We can imagine the stress of managing an extremely popular group aged him prematurely. Not only that, Epstein dealt with social prejudices that rendered him depressed and unable to sleep. A public figure comes out as homosexual today and it may not be a big deal, but in 1962 to be gay and Jewish in a tiny English port town equated to painting a large target on your head.
The Fifth Beatle, a new graphic novel fictionalizing the life of Epstein, opens with the grim image of Epstein suffering a violent act in what appears to be a hustle gone wrong in a dank Liverpool alley. It's a specter of shame and unrequited feelings that follow him through his short life, terrors he seeks to replace with success. Anyway, I've followed the progress of The Fifth Beatle for the better part of a year and looked forward to reading it.
Overall, I liked the story and the illustration. Fans will easily spot the lyrical Easter eggs in the dialogue, but I find things like that take me out of the story and make it a challenge to take it seriously (Clockwork Angels had this same issue). I will admit, too, there are known scenes of Epstein's life that didn't make it to this book.
George is barely represented here, Ringo even less, and Pete Best isn't on the radar.
Unless you count blurred background Cavern images. Also missing or downplayed are moments of John's cruel humor, anti-Semitic and anti-gay slurs that reportedly drove Epstein to tears. Fans know the legend - Epstein had little to no talent management experience, but knew the music business through the family chain of record shops.
He attends a live show at the Cavern after hearing of the Beatles, and you know the rest. The Fifth Beatle vividly recreates this and other key scenes in Epstein's relationship with The Beatles with sharp characterization and moody colors. Unlike another graphic novel reviewed here (Baby in Black), representations of main and supporting players take on appearances that match their personalities - genuine and assumed.
Brian comes off as enthusiastic despite weary expressions, John is sharp and smirking, and Paul exudes a gee-whiz cuteness. Darker scenes position people like Colonel Tom Parker in a demonic setting and Ed Sullivan as wooden (you'll see it soon enough), and Yoko Ono in an eerie cameo. The book doesn’t go into too much detail of Epstein’s life, sometimes choosing Andrew Robinson’s superb art to tell an ambiguous scene rather than literally spell it out to the reader, which sometimes works and sometimes doesn’t.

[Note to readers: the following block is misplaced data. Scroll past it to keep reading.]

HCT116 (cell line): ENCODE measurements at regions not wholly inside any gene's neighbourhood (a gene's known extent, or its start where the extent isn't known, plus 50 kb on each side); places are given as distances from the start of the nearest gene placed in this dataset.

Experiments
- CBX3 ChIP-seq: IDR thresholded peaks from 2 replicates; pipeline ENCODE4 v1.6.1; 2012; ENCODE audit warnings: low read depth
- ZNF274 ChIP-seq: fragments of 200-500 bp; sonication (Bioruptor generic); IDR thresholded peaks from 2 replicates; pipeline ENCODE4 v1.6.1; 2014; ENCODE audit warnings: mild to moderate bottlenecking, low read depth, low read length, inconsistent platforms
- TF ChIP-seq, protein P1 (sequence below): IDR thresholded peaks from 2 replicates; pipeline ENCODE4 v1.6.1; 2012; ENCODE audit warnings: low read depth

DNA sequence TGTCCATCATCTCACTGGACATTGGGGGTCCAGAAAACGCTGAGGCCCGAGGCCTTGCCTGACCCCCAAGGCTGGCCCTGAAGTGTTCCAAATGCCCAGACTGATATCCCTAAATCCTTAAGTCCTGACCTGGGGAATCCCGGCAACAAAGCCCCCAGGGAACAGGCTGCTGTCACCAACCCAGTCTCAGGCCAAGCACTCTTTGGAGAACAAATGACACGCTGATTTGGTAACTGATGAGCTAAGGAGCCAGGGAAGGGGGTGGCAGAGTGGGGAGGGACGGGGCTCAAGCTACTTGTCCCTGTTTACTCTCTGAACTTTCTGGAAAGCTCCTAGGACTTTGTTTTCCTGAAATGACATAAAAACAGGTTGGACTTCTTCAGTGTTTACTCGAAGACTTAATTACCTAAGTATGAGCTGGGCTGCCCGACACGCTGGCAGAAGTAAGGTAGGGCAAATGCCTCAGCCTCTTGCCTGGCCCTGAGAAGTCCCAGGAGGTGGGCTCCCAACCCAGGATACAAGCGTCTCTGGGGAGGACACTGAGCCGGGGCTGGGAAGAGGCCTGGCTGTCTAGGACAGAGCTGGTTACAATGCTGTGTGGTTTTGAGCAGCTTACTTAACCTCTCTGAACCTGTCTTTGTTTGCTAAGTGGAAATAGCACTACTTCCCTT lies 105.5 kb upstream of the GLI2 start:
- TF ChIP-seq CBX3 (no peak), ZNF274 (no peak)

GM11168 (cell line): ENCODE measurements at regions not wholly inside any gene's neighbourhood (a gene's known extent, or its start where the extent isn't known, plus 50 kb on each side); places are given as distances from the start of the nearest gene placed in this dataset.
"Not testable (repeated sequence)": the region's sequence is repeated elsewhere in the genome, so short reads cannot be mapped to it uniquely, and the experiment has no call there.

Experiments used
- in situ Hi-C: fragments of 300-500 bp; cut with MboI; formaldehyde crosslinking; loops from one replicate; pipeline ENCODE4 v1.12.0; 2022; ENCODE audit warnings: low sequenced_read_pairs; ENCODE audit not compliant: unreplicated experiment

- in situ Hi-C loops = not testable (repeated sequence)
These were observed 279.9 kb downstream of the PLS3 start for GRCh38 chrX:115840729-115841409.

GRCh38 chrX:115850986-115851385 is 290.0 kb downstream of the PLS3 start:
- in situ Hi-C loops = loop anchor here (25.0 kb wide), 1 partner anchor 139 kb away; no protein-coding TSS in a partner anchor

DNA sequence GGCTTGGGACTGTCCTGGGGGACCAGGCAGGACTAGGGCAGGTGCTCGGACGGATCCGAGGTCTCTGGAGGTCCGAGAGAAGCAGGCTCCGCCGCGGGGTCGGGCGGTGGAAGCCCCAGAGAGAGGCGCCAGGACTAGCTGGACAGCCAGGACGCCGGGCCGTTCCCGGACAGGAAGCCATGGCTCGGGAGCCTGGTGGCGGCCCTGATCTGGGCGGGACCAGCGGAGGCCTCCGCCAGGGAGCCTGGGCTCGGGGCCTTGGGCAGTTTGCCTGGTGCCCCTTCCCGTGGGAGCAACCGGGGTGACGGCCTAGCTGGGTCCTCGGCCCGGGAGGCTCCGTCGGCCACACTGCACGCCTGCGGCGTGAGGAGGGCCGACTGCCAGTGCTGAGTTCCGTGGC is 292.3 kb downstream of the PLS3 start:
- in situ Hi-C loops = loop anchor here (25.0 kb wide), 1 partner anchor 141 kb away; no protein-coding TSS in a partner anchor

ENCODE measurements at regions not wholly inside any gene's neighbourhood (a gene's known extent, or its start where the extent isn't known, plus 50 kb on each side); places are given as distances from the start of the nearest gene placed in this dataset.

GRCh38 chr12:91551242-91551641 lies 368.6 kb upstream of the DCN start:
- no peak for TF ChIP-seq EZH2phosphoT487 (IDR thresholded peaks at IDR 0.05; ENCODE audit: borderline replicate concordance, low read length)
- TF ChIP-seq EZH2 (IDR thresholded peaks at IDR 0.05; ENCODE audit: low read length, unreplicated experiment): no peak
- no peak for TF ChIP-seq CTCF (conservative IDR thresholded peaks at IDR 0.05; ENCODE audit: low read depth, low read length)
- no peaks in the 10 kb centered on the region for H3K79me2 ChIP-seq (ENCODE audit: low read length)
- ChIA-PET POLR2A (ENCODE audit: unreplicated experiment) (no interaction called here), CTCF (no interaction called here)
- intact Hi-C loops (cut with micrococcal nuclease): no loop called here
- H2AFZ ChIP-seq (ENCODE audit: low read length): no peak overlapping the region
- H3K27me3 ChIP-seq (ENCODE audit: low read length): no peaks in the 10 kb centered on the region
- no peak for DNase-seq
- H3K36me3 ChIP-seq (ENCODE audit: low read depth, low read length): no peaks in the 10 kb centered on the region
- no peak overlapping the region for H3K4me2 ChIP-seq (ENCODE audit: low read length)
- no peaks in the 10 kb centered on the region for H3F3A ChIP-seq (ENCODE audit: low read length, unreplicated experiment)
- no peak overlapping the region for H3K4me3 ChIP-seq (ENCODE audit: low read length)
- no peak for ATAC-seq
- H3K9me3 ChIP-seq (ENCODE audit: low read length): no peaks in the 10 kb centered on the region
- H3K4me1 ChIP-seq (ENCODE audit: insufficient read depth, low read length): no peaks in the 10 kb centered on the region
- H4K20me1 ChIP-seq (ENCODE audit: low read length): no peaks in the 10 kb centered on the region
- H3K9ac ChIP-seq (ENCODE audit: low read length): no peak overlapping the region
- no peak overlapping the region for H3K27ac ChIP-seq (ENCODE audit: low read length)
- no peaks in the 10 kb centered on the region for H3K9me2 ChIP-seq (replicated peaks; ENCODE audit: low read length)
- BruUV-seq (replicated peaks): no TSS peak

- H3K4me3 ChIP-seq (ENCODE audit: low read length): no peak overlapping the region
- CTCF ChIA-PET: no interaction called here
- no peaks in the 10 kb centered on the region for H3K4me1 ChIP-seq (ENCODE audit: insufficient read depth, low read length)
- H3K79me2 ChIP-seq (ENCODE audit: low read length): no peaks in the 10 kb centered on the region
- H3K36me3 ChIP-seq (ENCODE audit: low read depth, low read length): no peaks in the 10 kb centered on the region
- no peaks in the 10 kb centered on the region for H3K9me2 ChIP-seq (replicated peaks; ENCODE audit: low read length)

For example, if you wanted to know why Epstein was in a hospital towards the end of the book, you’d have to look it up separately to find out he was undergoing rehab to change his destructive lifestyle and wean himself off the drugs - in the book, he’s just in a hospital bed, exhausted. And there is a dream-like sequence in his flat as he’s dying that’s a bit too ambiguous for my liking and was also repetitive and a bit too on the nose in explaining Epstein’s feelings. The Fifth Beatle is a graphic biography of Brian Epstein, the Beatles’ first manager, who broke them to the world and took them further than they thought possible - becoming more popular than Elvis - before passing away shortly after the release of Sgt Peppers from a drug overdose.
Before Epstein became The Beatles’ manager, he had tried his hand at fashion which would play a major part in transforming the leather jacket-wearing scousers into the smart, iconic young men who the world would come to know via songs like Please, Please Me and Love Me Do. But he also had a keen eye for bullfighting and is presented on the cover as a matador. Writer Vivek Tiwary presents a vivid and colourful portrait of the man who was also a troubled, lonely and tragic figure whose nature would be his own downfall.
As the quote above indicates, Tiwary plays with fact and fiction in his retelling to spice up the story such as Epstein’s fictional assistant, Moxie, who becomes his confidant on his journey to the top, perhaps representing his ambition, while scenes like Ed Sullivan interviewing Epstein with a ventriloquist’s dummy remain potentially true or false. Writer Vivek Tiwary presents a vivid and colourful portrait of the man who was also a trou “Mythology is better and more fondly remembered than history! So we create legends rather than recount truths. ” - Brian Epstein Andrew Robinson’s art in this book is a revelation.
His painted style gives the book an incredibly lavish look like when he takes traditional narrative captions and moulds them into the scene - the establishing landscape shot of Liverpool in the rain sees the words “Liverpool” etched across the sky forming part of the rain. But really every page is stunning, especially the colours, but I loved the dream sequence where he’s on a train to London and sees himself outside, outrunning the train with a copy of Love Me Do in his hands, and the dance montage with Moxie was incredibly beautiful (as was Moxie!). The clothes of the time, the character designs, the imaginative layouts and angles - it’s all perfect.